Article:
DP12932 Corporate Profit Taxes, Capital Expenditure and Real Wages: The analytics behind a contentious debate
The recent reduction in the US corporate profit tax rate from 35 percent to 21 percent has triggered renewed interest in the impact of a cut in the corporate tax rate on capital accumulation and real wages. This theoretical contribution demonstrates that the familiar proposition that a cut in the corporate profit tax rate boosts the capital intensity of production and the real wage is sensitive to a number of key assumptions. Even when the real interest rate is exogenously given, full deductibility of capital expenditure from the corporate profit tax base will result in no impact of a corporate profit tax rate cut on the incentive to invest. Adding deductibility of interest can result in a negative effect on the capital intensity of production of a corporate profit tax rate cut.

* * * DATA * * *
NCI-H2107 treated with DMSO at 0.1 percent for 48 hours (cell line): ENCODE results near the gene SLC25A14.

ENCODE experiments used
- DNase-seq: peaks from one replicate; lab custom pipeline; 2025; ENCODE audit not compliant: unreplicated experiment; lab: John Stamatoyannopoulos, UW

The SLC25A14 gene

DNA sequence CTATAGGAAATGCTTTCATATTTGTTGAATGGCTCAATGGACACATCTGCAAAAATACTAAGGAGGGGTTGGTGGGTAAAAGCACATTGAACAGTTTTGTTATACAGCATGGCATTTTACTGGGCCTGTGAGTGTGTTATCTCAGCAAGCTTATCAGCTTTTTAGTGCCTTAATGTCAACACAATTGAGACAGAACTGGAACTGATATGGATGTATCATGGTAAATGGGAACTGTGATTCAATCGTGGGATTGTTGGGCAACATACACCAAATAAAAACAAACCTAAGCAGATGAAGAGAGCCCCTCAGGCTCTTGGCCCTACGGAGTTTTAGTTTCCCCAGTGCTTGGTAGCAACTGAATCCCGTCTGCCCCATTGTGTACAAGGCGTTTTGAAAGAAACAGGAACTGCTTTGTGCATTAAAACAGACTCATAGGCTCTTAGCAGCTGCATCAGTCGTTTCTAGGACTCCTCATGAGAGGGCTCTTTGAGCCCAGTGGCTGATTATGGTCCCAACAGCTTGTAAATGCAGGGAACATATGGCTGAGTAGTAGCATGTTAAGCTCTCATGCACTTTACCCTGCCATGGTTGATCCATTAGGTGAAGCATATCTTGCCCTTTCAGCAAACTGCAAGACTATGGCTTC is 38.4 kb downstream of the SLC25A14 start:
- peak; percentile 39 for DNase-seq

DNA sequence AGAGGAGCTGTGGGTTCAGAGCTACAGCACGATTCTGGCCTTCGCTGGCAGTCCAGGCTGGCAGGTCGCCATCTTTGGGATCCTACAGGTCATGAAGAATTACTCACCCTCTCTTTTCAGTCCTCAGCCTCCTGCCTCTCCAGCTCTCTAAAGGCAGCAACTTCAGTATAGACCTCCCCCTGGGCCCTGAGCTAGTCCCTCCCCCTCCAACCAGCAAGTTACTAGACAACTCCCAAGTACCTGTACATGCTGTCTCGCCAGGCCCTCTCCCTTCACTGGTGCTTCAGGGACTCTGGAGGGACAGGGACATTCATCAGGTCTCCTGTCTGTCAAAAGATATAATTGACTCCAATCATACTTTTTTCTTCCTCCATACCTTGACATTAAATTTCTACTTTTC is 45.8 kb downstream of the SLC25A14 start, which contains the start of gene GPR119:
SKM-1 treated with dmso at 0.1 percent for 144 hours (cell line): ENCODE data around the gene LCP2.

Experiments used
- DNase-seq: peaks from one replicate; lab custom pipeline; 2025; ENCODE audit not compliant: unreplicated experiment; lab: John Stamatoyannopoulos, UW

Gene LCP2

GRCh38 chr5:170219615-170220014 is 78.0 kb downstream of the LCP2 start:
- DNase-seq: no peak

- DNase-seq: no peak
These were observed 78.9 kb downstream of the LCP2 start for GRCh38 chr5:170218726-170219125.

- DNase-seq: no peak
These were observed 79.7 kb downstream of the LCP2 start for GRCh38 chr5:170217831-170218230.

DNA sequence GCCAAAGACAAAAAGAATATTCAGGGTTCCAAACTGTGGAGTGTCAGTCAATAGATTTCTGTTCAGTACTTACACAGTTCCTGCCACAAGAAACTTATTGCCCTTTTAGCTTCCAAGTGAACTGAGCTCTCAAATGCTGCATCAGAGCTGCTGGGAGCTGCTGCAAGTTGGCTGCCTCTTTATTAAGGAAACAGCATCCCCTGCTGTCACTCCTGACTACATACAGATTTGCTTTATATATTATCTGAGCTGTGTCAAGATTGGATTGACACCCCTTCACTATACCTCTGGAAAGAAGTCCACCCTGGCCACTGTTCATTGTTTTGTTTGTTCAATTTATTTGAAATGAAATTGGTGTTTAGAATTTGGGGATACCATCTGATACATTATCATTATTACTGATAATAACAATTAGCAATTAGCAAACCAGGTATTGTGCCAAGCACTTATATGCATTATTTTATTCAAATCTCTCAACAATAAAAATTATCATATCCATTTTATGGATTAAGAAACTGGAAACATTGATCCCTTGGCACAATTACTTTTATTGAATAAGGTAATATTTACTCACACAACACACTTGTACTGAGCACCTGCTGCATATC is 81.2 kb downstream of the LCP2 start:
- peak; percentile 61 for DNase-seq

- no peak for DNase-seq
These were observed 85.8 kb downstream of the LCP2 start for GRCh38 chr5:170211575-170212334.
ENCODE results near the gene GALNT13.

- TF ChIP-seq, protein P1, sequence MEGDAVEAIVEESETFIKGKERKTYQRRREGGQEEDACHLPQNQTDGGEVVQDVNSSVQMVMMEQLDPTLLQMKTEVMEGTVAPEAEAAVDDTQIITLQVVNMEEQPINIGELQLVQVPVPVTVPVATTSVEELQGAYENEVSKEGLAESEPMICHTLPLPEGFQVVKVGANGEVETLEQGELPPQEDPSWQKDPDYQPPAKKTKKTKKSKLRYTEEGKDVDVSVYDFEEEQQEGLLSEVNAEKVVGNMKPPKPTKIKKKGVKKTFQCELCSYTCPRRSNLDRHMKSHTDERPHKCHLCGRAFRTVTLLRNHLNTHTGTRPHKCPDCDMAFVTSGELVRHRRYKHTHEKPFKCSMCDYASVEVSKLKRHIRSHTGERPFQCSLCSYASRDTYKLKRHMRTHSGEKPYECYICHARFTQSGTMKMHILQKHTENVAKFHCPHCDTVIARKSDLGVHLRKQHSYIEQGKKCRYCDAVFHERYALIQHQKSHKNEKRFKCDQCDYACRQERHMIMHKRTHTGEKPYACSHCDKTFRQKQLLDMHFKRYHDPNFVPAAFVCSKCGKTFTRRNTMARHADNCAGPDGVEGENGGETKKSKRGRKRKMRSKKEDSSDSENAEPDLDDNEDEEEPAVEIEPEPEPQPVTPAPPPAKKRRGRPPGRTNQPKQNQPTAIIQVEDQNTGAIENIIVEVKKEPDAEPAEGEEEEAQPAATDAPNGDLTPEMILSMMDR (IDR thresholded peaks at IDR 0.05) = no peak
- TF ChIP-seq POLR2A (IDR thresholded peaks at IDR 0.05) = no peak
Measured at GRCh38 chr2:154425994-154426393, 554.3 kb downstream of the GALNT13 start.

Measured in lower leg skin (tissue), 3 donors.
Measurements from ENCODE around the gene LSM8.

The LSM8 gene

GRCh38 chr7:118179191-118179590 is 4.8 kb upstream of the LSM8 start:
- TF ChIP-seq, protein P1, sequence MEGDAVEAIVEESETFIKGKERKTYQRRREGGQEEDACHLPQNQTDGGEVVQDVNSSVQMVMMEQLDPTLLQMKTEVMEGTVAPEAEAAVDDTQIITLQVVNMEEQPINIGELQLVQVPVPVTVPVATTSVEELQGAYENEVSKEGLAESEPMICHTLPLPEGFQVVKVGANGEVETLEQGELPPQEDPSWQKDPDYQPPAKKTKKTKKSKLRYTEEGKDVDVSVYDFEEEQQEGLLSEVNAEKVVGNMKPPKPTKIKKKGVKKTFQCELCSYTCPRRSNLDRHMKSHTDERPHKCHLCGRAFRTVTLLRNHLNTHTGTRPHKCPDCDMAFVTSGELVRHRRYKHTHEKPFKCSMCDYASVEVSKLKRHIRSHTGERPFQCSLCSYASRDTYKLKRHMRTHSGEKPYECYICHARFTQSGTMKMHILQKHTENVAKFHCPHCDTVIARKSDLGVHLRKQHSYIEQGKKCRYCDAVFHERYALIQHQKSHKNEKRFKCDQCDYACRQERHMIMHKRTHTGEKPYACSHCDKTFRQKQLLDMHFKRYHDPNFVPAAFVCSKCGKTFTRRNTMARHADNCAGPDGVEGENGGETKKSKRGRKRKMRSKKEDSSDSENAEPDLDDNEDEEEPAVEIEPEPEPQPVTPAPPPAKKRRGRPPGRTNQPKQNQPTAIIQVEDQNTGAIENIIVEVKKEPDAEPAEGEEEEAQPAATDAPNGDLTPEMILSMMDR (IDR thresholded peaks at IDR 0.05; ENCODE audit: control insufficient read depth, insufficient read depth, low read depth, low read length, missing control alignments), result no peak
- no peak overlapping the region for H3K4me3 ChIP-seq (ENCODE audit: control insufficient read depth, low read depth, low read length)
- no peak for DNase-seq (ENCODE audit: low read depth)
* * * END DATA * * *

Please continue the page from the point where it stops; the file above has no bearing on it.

When the real interest rate is endogenous, we use the “perpetual youth” OLG model to demonstrate that the effects on consumption demand of a corporate profit tax cut will reduce the impact on capital intensity of a corporate profit tax cut if the tax cut is funded by higher lump-sum taxes on “permanent income” households. We have not been able to find examples where the capital intensity impact is reversed. Alternative funding rules (e.g. lower public consumption purchases) and the introduction of “Keynesian” consumers could lead to a larger positive effect on capital intensity from a cut in the corporate profit tax rate.